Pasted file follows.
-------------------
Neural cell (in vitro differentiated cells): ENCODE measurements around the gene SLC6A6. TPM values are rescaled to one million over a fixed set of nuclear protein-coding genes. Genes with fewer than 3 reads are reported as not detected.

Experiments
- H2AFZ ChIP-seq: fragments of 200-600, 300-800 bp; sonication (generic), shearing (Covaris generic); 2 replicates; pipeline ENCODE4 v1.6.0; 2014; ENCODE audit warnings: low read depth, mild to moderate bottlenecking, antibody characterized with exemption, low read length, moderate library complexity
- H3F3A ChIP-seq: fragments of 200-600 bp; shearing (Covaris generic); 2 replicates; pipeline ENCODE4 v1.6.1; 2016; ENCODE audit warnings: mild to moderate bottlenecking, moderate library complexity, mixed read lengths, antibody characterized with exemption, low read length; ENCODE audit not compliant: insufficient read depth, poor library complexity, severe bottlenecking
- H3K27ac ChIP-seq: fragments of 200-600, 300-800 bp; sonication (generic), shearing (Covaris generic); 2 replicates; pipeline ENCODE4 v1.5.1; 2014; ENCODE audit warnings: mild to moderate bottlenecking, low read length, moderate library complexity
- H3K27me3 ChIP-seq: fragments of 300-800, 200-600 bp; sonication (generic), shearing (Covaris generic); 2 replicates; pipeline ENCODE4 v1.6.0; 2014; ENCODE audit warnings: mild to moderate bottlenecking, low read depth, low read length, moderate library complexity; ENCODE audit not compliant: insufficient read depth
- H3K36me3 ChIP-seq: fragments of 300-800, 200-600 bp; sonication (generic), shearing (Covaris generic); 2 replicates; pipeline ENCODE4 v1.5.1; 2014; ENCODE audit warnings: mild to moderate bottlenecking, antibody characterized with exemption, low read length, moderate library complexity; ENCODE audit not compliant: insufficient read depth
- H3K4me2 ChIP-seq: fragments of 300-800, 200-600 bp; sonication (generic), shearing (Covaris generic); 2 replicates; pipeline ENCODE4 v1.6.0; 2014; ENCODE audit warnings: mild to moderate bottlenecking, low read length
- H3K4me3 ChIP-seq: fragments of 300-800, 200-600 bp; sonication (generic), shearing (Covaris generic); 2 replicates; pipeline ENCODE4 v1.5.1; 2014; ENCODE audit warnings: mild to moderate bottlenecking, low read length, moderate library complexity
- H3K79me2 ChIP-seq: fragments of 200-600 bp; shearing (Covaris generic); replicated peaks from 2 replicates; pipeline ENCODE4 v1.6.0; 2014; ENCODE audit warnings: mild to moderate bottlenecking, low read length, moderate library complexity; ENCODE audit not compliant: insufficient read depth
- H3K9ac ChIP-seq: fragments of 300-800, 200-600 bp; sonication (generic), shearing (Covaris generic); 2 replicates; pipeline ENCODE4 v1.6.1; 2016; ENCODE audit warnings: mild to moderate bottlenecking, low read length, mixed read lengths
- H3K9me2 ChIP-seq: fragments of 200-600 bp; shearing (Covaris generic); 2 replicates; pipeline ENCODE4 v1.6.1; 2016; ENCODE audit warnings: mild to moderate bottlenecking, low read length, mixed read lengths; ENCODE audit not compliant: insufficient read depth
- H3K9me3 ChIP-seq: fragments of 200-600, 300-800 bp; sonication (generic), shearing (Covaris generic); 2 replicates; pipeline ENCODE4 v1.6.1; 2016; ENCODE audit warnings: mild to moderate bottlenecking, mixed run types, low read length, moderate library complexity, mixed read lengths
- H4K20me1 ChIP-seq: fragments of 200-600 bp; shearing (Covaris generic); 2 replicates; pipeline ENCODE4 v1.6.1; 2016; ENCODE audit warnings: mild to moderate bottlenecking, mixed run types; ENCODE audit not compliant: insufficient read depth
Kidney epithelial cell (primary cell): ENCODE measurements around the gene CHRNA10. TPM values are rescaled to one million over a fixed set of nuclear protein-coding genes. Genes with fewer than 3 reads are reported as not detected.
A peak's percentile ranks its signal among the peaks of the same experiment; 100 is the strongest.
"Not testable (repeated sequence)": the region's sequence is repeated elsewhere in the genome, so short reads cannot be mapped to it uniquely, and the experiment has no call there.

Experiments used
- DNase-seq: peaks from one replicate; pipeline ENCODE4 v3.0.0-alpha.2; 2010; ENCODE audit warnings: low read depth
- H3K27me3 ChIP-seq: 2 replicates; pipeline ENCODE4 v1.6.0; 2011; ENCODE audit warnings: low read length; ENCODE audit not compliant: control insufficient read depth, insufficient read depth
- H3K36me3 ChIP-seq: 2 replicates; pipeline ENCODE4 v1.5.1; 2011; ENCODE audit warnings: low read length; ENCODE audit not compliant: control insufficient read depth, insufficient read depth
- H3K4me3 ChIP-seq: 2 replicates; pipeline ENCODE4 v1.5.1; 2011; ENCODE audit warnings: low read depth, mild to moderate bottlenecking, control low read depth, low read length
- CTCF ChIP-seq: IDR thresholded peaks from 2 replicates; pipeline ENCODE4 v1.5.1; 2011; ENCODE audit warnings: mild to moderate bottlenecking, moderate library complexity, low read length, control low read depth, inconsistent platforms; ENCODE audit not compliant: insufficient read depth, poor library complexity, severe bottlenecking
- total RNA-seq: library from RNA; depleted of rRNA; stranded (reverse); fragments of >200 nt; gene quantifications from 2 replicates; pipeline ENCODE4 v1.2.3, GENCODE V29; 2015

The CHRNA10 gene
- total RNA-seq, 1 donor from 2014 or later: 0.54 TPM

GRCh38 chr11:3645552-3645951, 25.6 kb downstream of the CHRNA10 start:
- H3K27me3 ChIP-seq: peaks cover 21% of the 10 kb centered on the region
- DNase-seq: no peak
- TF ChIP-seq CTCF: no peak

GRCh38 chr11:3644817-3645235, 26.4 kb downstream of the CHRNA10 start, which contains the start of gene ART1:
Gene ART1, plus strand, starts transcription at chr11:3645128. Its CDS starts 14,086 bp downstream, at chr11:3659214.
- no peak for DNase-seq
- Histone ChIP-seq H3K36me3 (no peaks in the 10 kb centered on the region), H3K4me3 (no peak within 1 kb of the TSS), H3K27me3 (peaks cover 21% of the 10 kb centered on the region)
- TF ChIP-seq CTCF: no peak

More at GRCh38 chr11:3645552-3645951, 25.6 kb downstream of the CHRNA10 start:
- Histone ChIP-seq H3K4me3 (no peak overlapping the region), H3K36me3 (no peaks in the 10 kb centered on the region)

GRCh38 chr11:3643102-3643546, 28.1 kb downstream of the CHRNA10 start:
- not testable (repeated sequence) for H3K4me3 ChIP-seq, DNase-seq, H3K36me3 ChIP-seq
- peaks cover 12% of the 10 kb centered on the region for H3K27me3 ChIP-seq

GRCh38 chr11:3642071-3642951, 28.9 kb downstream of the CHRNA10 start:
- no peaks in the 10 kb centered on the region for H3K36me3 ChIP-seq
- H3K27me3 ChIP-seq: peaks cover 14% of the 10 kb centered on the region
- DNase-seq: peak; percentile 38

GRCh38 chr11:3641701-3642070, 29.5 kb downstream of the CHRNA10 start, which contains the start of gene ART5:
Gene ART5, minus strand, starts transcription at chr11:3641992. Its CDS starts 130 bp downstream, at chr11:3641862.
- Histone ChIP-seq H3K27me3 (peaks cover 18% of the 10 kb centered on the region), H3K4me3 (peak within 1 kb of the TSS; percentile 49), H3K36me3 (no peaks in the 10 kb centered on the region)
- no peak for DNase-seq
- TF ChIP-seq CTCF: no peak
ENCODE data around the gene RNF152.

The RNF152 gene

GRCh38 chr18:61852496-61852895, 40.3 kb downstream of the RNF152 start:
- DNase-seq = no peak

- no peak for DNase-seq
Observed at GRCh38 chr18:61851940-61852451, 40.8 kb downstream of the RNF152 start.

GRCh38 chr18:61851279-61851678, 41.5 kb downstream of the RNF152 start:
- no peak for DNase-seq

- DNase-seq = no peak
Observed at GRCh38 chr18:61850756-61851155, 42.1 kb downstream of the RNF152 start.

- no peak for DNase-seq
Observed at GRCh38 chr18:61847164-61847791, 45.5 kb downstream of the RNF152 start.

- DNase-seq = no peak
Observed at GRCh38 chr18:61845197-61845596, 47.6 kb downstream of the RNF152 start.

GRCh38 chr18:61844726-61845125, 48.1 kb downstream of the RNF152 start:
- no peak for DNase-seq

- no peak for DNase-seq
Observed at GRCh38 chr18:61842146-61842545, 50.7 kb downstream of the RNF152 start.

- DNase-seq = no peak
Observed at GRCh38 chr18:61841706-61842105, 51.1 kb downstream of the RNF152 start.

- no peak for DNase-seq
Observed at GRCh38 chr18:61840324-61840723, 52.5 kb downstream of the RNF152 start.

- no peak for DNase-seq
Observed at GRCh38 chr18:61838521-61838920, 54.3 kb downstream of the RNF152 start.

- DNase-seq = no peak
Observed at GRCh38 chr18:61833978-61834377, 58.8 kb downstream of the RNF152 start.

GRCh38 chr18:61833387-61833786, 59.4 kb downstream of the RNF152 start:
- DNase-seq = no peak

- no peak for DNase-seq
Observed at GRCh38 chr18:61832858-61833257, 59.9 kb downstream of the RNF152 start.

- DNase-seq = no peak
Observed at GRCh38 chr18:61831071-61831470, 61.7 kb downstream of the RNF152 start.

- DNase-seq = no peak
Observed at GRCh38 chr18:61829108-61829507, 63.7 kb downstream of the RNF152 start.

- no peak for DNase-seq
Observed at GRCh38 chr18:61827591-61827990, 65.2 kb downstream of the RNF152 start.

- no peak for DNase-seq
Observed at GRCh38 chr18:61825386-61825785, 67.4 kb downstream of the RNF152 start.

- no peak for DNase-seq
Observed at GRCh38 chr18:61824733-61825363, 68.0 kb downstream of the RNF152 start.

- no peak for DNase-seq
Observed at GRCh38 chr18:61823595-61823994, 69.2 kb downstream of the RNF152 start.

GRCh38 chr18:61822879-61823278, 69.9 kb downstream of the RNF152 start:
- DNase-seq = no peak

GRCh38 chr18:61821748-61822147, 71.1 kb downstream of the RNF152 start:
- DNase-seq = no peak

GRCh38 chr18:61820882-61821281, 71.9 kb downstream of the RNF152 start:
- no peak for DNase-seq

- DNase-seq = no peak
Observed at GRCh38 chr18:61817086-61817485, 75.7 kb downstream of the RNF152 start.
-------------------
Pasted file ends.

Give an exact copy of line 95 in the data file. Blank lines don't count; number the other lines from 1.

- DNase-seq = no peak